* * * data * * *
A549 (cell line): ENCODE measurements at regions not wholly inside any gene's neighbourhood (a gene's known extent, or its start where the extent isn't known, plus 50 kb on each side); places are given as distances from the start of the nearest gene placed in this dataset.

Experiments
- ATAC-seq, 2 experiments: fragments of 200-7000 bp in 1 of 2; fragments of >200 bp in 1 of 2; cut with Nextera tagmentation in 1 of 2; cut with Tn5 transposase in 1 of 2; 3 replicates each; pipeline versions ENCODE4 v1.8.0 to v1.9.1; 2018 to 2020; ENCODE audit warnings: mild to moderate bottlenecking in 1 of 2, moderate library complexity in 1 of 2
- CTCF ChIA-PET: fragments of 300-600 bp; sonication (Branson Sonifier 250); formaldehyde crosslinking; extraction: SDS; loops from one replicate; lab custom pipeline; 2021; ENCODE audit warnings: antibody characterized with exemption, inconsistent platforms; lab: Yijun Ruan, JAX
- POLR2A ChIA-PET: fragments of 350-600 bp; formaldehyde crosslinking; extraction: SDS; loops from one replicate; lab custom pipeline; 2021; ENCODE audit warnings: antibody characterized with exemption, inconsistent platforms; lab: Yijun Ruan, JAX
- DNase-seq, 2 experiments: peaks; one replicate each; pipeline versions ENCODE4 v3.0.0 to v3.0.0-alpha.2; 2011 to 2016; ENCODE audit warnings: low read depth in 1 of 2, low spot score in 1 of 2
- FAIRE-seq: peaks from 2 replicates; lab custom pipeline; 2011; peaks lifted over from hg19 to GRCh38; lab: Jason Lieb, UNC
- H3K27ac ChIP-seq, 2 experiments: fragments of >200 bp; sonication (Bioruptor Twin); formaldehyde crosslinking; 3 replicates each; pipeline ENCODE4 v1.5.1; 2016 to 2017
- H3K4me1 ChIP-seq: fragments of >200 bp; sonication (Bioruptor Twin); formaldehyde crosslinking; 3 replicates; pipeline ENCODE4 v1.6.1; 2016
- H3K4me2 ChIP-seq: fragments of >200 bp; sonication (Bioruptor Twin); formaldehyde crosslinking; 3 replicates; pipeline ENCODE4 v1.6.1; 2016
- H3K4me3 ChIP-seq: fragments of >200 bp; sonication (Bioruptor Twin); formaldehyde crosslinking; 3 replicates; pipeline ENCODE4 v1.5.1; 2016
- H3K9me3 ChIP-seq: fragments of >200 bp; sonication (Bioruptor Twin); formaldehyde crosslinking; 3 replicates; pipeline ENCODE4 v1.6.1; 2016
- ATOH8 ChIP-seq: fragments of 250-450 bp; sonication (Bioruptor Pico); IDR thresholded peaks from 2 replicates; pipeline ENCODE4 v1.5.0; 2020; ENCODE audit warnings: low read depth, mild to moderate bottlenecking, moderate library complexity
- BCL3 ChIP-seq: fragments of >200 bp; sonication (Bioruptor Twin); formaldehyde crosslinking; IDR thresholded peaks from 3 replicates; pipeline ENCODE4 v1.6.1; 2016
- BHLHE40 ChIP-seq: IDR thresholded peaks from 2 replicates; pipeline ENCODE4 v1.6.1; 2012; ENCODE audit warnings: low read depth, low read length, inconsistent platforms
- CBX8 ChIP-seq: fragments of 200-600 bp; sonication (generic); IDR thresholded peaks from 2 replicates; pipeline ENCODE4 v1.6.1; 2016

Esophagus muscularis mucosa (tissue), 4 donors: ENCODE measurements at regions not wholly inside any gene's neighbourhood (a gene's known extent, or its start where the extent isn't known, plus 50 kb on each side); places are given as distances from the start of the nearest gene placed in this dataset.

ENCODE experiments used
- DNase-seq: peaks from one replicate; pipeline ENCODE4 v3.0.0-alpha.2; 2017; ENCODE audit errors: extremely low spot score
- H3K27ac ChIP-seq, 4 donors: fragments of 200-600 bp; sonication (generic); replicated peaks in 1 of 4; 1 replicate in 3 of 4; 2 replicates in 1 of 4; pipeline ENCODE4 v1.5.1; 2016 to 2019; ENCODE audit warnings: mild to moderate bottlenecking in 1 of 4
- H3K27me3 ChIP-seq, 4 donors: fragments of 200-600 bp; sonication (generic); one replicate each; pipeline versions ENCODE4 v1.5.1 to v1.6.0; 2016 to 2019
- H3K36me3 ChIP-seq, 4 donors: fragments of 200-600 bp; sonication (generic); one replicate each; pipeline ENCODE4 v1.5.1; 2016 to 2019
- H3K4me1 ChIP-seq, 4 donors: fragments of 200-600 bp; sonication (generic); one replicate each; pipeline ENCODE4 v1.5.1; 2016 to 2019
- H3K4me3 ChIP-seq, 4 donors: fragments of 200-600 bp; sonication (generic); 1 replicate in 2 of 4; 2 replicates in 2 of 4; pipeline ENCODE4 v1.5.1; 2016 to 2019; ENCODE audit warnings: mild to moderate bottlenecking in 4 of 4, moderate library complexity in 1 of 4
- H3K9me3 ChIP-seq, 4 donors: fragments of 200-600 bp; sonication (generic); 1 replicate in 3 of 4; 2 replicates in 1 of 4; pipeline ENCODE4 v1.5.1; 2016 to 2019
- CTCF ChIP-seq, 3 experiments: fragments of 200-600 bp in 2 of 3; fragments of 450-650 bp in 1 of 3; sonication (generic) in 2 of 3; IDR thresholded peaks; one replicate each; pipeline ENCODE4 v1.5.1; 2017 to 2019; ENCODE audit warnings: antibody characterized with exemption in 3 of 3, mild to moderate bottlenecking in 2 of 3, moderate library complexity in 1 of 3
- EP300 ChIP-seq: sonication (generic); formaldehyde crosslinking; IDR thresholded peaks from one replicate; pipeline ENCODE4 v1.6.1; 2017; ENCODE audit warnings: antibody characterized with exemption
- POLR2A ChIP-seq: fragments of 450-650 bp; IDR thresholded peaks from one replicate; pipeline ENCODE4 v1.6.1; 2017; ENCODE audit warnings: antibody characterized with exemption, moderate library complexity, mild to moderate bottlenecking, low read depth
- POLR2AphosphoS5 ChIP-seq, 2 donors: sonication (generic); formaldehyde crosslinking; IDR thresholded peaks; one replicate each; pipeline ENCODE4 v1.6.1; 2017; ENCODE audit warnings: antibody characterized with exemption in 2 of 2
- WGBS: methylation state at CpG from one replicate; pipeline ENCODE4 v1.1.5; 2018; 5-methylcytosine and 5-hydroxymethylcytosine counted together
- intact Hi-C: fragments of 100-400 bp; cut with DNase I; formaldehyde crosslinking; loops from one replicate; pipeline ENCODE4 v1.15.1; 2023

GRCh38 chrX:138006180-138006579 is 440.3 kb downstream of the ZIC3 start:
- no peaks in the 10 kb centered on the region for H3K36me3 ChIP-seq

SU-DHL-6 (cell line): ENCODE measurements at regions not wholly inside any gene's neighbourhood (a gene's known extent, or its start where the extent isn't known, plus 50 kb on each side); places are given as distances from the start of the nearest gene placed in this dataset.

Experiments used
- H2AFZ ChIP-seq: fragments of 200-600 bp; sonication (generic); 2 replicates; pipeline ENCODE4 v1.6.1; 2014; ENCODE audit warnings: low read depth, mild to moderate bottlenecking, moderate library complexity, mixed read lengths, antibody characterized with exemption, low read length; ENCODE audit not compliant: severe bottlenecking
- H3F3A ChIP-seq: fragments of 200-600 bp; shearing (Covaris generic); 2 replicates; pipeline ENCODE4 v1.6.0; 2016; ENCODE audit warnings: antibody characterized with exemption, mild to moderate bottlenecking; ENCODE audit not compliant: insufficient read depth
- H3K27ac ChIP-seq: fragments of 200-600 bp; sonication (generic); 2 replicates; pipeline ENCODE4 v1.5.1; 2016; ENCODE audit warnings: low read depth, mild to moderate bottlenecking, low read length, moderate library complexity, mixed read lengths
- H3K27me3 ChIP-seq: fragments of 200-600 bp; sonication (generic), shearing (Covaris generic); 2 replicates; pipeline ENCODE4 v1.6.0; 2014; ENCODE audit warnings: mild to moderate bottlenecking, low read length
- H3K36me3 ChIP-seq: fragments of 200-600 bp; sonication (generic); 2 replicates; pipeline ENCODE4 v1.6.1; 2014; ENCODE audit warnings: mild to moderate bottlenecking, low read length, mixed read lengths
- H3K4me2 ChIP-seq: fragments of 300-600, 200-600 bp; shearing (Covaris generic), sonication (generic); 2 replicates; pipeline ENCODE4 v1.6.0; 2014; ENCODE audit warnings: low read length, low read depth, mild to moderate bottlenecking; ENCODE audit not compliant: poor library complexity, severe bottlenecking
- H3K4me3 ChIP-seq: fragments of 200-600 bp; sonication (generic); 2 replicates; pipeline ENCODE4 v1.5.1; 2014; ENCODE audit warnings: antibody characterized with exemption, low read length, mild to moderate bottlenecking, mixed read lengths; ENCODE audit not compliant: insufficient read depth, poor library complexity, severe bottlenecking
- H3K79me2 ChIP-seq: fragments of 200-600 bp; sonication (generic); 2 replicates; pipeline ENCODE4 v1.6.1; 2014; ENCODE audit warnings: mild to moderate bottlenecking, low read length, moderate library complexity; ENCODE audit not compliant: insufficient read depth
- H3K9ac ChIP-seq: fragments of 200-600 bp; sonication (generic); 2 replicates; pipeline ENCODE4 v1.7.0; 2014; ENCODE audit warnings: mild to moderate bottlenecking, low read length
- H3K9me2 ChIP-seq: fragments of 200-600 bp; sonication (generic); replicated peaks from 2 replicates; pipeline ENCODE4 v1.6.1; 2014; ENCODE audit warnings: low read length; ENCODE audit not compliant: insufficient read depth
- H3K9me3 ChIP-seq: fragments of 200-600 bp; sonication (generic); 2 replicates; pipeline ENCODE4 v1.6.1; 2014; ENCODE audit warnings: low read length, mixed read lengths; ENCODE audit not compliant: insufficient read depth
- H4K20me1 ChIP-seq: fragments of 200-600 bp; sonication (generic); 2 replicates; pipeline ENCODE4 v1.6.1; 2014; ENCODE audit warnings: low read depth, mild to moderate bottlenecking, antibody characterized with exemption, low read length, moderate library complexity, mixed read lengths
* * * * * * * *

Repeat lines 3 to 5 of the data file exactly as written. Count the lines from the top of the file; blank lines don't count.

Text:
- ATAC-seq, 2 experiments: fragments of 200-7000 bp in 1 of 2; fragments of >200 bp in 1 of 2; cut with Nextera tagmentation in 1 of 2; cut with Tn5 transposase in 1 of 2; 3 replicates each; pipeline versions ENCODE4 v1.8.0 to v1.9.1; 2018 to 2020; ENCODE audit warnings: mild to moderate bottlenecking in 1 of 2, moderate library complexity in 1 of 2
- CTCF ChIA-PET: fragments of 300-600 bp; sonication (Branson Sonifier 250); formaldehyde crosslinking; extraction: SDS; loops from one replicate; lab custom pipeline; 2021; ENCODE audit warnings: antibody characterized with exemption, inconsistent platforms; lab: Yijun Ruan, JAX
- POLR2A ChIA-PET: fragments of 350-600 bp; formaldehyde crosslinking; extraction: SDS; loops from one replicate; lab custom pipeline; 2021; ENCODE audit warnings: antibody characterized with exemption, inconsistent platforms; lab: Yijun Ruan, JAX